A Ninety-Eight-Year-Old Auschwitz Survivor Amasses a Huge TikTok Following with a Simple Message: The Holocaust Happened

Nearly a year ago, Lily Ebert and her great-grandson, Dov Forman, began a TikTok account for the purpose of sharing Ebert’s story of surviving the Holocaust. Hundreds of videos and many millions of views later, Jonathan Edwards writes, the two are expanding their mission:

Unlike her mother, brother and sister, Lily Ebert survived the death camp at Auschwitz-Birkenau. After the camp was liberated, Ebert made a promise to herself: she would tell people what had happened there and, in doing so, change the world.

Now, at ninety-eight, Ebert is keeping that promise in a way no one could have imagined in 1945. . . . Since their inaugural video on February 9 last year, the two have posted more than 380 videos on the social-media app, drawing in 1.7 million followers and amassing some 25 million likes in the process. Success on TikTok led to a book they’ve co-authored—Lily’s Promise—which is due out in May. Prince Charles wrote a foreword for the book.

Ebert’s TikTok campaign comes as anti-Semitism resurges across the United States. Anti-Semitic incidents—harassment, assault, and vandalism—have spiked 60 percent in the past five years, reaching near-record levels, according to the Anti-Defamation League’s Center on Extremism. Those have been punctuated by high-profile events like the 2017 Unite the Right rally in Charlottesville and synagogue shootings in Pittsburgh in 2018 and outside San Diego in 2019.

Ebert said the rise of anti-Semitism and Holocaust denial makes talking about the atrocities all the more important.

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Read more at Washington Post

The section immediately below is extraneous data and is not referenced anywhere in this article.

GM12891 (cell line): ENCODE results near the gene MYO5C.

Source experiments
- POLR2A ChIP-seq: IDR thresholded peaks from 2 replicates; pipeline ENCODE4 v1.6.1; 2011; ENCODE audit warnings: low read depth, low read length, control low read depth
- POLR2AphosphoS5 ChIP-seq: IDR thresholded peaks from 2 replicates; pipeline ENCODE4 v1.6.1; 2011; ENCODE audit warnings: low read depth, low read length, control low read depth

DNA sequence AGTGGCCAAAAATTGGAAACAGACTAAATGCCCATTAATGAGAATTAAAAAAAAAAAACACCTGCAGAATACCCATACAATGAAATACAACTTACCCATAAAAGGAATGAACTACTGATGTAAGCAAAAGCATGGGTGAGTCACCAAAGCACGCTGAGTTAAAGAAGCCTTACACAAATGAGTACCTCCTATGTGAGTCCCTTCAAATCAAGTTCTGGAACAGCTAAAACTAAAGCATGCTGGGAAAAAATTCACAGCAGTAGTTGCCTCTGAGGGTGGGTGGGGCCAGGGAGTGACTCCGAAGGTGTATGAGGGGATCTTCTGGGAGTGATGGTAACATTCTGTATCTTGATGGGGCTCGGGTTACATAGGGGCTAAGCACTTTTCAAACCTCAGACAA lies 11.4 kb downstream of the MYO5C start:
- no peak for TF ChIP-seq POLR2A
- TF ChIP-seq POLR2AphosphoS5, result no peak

More about: Holocaust, Holocaust survivors, Social media

The Attempted Murder of Salman Rushdie Should Render the New Iran Deal Dead in the Water

Aug. 15 2022

On Friday, the Indian-born, Anglo-American novelist Salman Rushdie was repeatedly stabbed and severely wounded while giving a public lecture in western New York. Reports have since emerged—although as yet unverified—that the would-be assassin had been in contact with agents of Iran, whose supreme leaders have repeatedly called on Muslims to murder Rushdie. Meanwhile U.S. and European diplomats are trying to restore the 2015 nuclear agreement with Tehran. Stephen Daisley comments:

Salman Rushdie’s would-be assassin might have been a lone wolf. He might have had no contact with military or intelligence figures. He might never even have set foot in Tehran. But be in no doubt: he acted, in effect, as an agent of the Islamic Republic of Iran. Under the terms of the fatwa issued by Ayatollah Khomeini in February 1989, Rushdie “and all those involved in [his novel The Satanic Verses’s] publication who were aware of its content, are sentenced to death.” Khomeini urged “brave Muslims to kill them quickly wherever they find them so that no one ever again would dare to insult the sanctities of Muslims,” adding: “anyone killed while trying to execute Rushdie would, God willing, be a martyr.”

An American citizen has been the victim of an attempted assassination on American soil by, it appears, another American after decades of the Iranian supreme leader agitating for his murder. No country that is serious about its national security, to say nothing of its national self-worth, can pretend this is some everyday stabbing with no broader political implications.

Those implications relate not only to the attack on Rushdie. . . . In July, a man armed with an AK-47 was arrested outside the Brooklyn home of Masih Alinejad, an Iranian dissident who was also the intended target of an abduction plot last year orchestrated by an Iranian intelligence agent. The cumulative weight of these outrages should render the new Iran deal dead in the water.

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Read more at Spectator

More about: Freedom of Speech, Iran, U.S. Foreign policy